SINGAPORE: A Facebook post about the treatment of marine creatures by Changi Beach visitors recently has got wildlife enthusiasts riled up.
The post was shared in the Singapore Wildlife Sightings Facebook group by one of its members, Ms Daphne Ting, who witnessed the happenings at Changi Beach on Sunday (Jun 13) morning while she was on an intertidal walk.
An intertidal walk is one that traverses the coastal area at the edge of land and sea that is submerged at high tide, but dry and exposed to air during low tide.
In the post, Ms Ting noted groups of beach goers, armed with shovels, tongs and pails, were digging up holes, “searching for these marine creatures and wrecking the entire shore”.
Among the creatures they collected were crabs, fish, shells, sea cucumbers, eels, jellyfish and sea anemone, Ms Ting said in her post.
“There were other beach goers who were very angry at this too. But even after telling these people not to collect the marine life, they just walked away and continued collecting more,” the 28-year-old wrote.
Speaking to CNA over the phone, Ms Ting added that she'd shared her post hoping someone would shed light on what can be done, as this was the first time she'd seen people collecting marine creatures "on a mass scale".
"When my boyfriend and I saw them collecting the creatures in the pail, we saw the way they handled the tongs. They'd pick up soft creatures in a very rough manner. If you were there, you'd also feel horrified at the way they handled the creatures," she told CNA.
WHY THE UPROAR
Such a sight is, unfortunately, common, according to marine biodiversity enthusiasts who spoke to CNA.
“It’s not that people aren’t aware of these creatures, but they’re unaware of how the creatures behave. They don’t know that putting them into buckets with other creatures can cause stress or harm to them. If you’re going to stuff them into a pail, the oxygen level depletes rapidly and might cause them to die,” said Dennis Chan, 27.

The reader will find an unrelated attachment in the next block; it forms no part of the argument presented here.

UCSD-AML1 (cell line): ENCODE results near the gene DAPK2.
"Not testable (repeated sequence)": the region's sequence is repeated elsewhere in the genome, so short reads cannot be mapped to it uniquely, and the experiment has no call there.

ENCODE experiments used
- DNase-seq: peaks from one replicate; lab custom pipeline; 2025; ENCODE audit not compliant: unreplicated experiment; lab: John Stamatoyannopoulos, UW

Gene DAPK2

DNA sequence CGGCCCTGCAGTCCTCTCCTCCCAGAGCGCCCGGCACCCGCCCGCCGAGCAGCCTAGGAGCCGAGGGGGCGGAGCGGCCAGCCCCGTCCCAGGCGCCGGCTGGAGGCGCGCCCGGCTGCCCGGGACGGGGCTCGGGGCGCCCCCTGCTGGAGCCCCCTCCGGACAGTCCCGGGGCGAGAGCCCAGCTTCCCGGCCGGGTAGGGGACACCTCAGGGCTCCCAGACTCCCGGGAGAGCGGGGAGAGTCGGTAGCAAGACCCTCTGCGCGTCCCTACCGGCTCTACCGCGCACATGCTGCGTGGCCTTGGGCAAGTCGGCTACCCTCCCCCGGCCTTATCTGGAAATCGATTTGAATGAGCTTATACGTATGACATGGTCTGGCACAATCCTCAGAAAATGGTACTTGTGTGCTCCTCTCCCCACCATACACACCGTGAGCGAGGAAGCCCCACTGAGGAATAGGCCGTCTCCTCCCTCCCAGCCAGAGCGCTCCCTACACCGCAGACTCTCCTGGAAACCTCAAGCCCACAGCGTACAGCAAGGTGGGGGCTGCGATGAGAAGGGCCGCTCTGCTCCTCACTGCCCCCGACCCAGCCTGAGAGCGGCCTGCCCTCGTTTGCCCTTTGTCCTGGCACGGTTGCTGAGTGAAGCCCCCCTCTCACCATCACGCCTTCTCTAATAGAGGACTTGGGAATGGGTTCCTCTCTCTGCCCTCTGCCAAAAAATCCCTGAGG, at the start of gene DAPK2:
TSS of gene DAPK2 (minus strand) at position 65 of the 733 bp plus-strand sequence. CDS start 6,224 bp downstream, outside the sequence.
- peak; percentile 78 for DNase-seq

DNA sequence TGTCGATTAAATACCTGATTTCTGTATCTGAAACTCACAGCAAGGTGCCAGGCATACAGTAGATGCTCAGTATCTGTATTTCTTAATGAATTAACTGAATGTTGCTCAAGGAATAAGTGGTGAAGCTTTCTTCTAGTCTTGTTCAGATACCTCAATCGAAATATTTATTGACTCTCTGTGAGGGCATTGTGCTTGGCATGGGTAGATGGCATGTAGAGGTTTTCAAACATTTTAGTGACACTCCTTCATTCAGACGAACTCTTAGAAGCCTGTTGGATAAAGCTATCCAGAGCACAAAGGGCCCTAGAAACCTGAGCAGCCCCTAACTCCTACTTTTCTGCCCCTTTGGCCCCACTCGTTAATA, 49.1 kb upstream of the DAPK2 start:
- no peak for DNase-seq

The founder of The Untamed Paths, an organisation that attempts to raise awareness of unconventional biodiversity in Singapore, said that "putting these creatures in buckets also increases the temperature of water, causing more distress".
Some marine creatures that suffer in this way include starfish and anemone.
“Starfish will detach their arms when stressed; anemones will die when forcefully uprooted and taken out of the water. Like most marine life, starfish are also stressed by natural elements like the influx of freshwater or rain. They become pale and die off slowly. So imagine human impact on these delicate creatures,” said Mr Jianlin Liu, who has been going on intertidal walks at least thrice a month for nine years.
“Prying soft invertebrates like marine flatworms and nudibranchs off rocks can also severely hurt or kill the animal.”
The 31-year-old, who has flown to Bali twice a year for the last five years to do intertidal surveys, reasoned that such behaviour usually stems from a “lack of education”, an “others do, so I follow” mentality and being able to see the creatures clearer in the pail.
“But other reasons include to harvest and consume marine life, sell the animals for money to aquariums or to collect for one’s personal aquarium,” he added.
Aside from harming the creatures, Mr Liu added that the behaviour mentioned in the Facebook post also destroys the habitat.
“No matter how gentle we are on the shores, there will be some impact. With the huge crowd, a lot of marine life residing, breeding and feeding in the sand or seagrass will be killed due to excessive trampling,” he said.
Mr Liu added that wearing inappropriate attire, like being barefoot or walking in slippers, during intertidal walks might also harm the individual, as many marine life “defend themselves with venom that can be fatal to humans”.
“While our shores are beautiful, there are known dangers around. We have past incidents of Singaporeans stepping on the venomous stonefish and the pain is extreme,” he said.
WHAT CAN BE DONE
Even though collecting marine creatures during intertidal walks is harmful, it seems that regulation around marine biodiversity has many “grey areas”, said Ms Ting.
"But just because it might be legal doesn't mean it's ethical," she said.
As such, whenever Mr Chan and his team at The Untamed Paths guide participants during intertidal walks for 10 to 15 days a month, he cannot tell beach goers who pick up marine creatures that their actions are against the law.
“Instead what we can do is show people how they can experience an intertidal zone and show respect to the creatures they encounter,” he said.
“When you go to nature reserves, you aren’t going to catch a frog. That rule should apply here too.”
Mr Chan’s advice to people who wish to go on intertidal walks is to leave their pails and tongs at home.
“Just go to these zones and experience it with your phone or camera. But leave those other items at home so you’re not encouraged to pick things up. There’s no need to,” he said.
CNA contacted the National Parks Board (NParks) for a statement.